The space sections add a little extra juice to the game, replacing the loading screens that once made up transitions from planet to planet with little hub areas. Each system has a few major planets where the story will take you, and lots of little Mario Galaxy-esque planetoids for you to land on, each with an upgrade or a weapon mod to find if you can solve a puzzle or survive platforming challenges and survive waves of enemies. They're a great way to milk just a little extra XP to level up one of your weapons, or just to relax. Oh, and every system is drop dead gorgeous.

So the game looks good. It also streamlines and epitomizes the Ratchet and Clank series in a lot of ways. You finally START with the ability to attract bolts (the game's currency) from a great distance, for those of us who have collected enough of the damn thing for their addictive tendency to wear off. The game has the usual large selection of oddball weaponry, with the addition of "Constructo-Mods", which allow you to alter the functionality of your starting weapons, reducing the total number of weapons you need to grind up to max level. Apart from that, it's typical Ratchet and Clank fare - circle-strafe around lots of baddies and blow them up, and occasionally play as Clank and solve some interesting puzzles.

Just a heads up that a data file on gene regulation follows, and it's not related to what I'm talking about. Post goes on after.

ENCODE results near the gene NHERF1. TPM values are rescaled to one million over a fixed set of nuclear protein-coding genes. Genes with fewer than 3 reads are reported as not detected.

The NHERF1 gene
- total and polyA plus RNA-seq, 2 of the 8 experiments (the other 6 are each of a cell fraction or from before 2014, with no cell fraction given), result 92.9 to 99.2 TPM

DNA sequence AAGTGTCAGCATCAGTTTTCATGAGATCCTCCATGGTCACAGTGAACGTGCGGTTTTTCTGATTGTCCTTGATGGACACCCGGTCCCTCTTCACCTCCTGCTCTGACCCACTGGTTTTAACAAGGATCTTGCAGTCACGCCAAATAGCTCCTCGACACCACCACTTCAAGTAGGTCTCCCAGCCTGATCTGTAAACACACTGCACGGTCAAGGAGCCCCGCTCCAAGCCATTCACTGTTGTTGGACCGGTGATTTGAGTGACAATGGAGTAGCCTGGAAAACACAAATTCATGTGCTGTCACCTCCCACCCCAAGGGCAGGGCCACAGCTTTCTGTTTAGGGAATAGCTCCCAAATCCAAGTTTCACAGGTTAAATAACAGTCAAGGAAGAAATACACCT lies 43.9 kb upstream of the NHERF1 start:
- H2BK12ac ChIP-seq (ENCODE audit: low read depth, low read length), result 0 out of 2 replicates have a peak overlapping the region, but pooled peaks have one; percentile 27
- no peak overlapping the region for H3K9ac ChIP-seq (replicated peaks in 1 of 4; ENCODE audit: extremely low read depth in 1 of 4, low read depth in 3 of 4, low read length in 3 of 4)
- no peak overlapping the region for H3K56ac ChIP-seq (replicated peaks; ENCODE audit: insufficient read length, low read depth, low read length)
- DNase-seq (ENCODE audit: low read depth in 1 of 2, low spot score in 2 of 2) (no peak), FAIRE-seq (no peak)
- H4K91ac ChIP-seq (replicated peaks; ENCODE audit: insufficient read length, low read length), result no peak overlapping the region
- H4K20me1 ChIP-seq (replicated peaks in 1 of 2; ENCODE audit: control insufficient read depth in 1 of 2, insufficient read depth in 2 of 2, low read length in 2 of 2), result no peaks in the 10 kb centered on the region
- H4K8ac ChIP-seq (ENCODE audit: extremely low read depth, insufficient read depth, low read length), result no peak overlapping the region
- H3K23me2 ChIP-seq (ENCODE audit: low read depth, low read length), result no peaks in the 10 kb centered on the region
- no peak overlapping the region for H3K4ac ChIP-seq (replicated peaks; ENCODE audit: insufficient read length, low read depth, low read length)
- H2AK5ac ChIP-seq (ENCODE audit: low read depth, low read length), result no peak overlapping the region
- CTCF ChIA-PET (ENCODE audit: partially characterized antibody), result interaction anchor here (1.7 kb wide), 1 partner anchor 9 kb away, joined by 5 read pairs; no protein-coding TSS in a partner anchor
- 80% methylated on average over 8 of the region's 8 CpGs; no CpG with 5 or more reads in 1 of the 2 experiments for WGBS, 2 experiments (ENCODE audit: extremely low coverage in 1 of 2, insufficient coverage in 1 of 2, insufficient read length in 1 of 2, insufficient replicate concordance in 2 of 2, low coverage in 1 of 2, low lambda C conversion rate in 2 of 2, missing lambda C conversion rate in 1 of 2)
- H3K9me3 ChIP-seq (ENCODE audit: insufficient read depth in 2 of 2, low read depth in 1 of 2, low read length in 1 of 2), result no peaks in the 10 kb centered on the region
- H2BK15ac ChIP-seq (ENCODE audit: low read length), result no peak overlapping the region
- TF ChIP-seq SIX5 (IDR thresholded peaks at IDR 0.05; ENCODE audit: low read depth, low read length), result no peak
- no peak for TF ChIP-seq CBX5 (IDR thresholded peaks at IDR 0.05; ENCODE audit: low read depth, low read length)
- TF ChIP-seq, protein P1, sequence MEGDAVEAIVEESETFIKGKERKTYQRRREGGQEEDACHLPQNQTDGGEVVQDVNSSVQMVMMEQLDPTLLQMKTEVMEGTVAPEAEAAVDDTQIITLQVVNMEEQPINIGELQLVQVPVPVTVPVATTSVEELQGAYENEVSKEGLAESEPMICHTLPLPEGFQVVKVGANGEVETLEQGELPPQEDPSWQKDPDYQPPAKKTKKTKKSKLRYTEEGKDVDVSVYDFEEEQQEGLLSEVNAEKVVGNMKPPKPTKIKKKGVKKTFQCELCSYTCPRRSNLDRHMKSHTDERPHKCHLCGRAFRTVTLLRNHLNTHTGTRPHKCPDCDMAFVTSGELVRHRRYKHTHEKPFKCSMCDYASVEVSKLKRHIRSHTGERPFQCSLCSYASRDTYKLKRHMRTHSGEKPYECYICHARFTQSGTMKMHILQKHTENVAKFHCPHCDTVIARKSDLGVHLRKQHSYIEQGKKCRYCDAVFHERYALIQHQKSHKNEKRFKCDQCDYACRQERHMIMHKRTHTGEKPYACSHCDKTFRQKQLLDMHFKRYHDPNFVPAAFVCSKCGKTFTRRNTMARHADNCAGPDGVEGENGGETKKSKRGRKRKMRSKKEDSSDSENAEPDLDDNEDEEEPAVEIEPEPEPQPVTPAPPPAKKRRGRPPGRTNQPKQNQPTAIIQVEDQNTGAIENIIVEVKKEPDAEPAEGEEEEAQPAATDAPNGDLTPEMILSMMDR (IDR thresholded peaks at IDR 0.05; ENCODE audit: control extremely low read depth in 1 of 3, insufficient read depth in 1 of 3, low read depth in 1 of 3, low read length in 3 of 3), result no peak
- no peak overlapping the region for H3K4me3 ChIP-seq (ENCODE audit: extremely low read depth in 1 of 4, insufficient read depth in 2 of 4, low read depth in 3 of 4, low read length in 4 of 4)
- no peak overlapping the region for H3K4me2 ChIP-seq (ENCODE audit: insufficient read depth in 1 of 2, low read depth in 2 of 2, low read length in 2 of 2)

It's worth mentioning that Clank's puzzles are by far the best in the series, replacing tedious "order the minions around" with time-bending switch puzzles that require you to "record" several instances of Clank who will perform the actions you did. They ain't Portal, but solving some of the trickier ones, which require you to have several of the "Clank" copies synced to help each other bypass obstacles completely independent of you nets you a pretty good feeling of satisfaction. Overall, a great game, the height of the Ratchet and Clank series, and now Insomniac will you please, PLEASE work on a different franchise before the PS4 comes out. And not Spyro.